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First thoughts

From Chuck Todd, Mark Murray, Domenico Montanaro, and Carly Zakin
*** Debate Number Three:

For the third time this campaign season, the eight Democratic presidential candidates -- Biden, Clinton, Dodd, Edwards, Gravel, Kucinich, Obama, and Richardson -- participate in a debate. This time, it's from Howard University in DC, and it airs on PBS at 9:00 pm ET. Organizers are billing the event as the first "panel exclusively comprised of journalists of color" in primetime: PBS' Tavis Smiley, NPR's Michel Martin, syndicated columnist Ruben Navarrette Jr., and USA Today's DeWayne Wickham. And the candidates will be asked questions on health care, Katrina relief, the economy, and the environment.
*** What To Watch For: Given the audience, the issues, and the panelists, this debate is definitely on Obama's turf. Can he manage that expectation, as well as continue to demonstrate that he's more than an African-American man running for president? Also, the debate once again will likely feature the Democratic field's diversity with the African American Obama, the Hispanic Richardson, and the female Clinton. Organizers will be holding a similar debate for the Republican candidates on September 27 in Baltimore. But how awkward will it be for a GOP that wants to court minority voters to feature what's likely to be 11 white males on the stage?

*** Who Else Is TiVOing Tonight's NBA Draft? With voters more in vacation mode than voting mode, tonight's debate also has one other competitor to deal with -- and that's the NBA Draft. Forget Clinton vs. Obama. The biggest debate in the sports world these days is Oden vs. Durant. Actually, the debate is very similar to Clinton vs. Obama. Oden is seen as an intimidating presence and ready to lead. However, Durant's upside is considered greater than Oden, and the guy could be the Next Great Thing in the sport. But his downside is that he still hasn't filled out. Sound familiar?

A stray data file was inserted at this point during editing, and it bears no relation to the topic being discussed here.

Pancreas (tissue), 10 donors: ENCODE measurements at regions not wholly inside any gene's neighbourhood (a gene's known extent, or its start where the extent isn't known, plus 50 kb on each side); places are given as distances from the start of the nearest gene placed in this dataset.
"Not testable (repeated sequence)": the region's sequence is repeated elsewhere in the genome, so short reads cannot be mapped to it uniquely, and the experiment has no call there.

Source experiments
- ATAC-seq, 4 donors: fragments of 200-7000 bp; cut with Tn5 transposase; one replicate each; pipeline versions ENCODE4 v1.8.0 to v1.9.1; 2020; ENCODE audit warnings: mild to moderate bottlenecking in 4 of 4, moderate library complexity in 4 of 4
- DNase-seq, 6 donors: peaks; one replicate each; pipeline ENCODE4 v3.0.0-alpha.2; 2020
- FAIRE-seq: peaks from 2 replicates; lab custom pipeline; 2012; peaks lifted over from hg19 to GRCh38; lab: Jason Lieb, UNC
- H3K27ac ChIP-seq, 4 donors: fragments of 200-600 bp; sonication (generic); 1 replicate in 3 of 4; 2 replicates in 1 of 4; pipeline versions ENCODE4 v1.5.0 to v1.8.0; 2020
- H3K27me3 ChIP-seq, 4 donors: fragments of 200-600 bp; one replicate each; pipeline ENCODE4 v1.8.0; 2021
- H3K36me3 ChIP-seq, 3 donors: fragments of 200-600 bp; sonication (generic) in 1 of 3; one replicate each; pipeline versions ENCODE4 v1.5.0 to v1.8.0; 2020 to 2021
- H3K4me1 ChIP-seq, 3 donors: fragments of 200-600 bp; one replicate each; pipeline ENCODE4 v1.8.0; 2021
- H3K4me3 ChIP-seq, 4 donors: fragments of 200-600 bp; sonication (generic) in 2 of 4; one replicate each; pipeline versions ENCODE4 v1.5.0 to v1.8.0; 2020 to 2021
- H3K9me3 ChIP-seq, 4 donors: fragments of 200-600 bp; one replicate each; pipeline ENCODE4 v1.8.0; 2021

*** The $30-Plus-Million-Dollar Man? The Obama campaign has told the AP that 138,000 new donors have contributed to Obama this second quarter, up from the 104,000 donors that gave to him in the first quarter. The article adds that the average contribution is likely to be less than the $247-per-person donation in the first quarter (perhaps due to that dinner contest with Obama for people who gave $5). But by our math, if those 138,000 new donors contributed, say, $150 each, that's more than $20 million (and one only has to move the average donation up to $200 to get over $25 million and so on...). And we're not even counting those 104,000 donors who gave in the first quarter.

*** Do Or Die: This morning, the Senate holds its cloture vote on the comprehensive immigration bill. NBC's Ken Strickland notes that 60 votes are required to bring debate to an end, putting the legislation on the path to a final vote. But whether it gets those 60 votes is too close to call. If it fails to do so, it will likely be the end of this -- or any other -- immigration legislation until 2009.

*** Back-To-Back:

A day after speaking in South Carolina, Fred Thompson takes his soon-to-be presidential campaign to another early primary state: New Hampshire, where he headlines a Senate Republican Victory PAC fundraiser. By the way, the New York Times interviews another person who wasn't impressed with Thompson's speech in South Carolina. "We drove an hour and a half to get here, and he didn't say anything new," the person said. "I kind of wish, if he's going to run, announce it. It seems a little bit like a game play. I agree with his conservative stance, but we need specifics."

*** On The Trail: Elsewhere, Giuliani is in Sacramento, CA; Huckabee delivers the keynote address at the World Congress Weight Management Conference in Chicago; McCain is in DC for Senate business and fundraisers; and Romney charges hard to the end of the second quarter with three fundraising events (in Connecticut, Virginia, and Pennsylvania).

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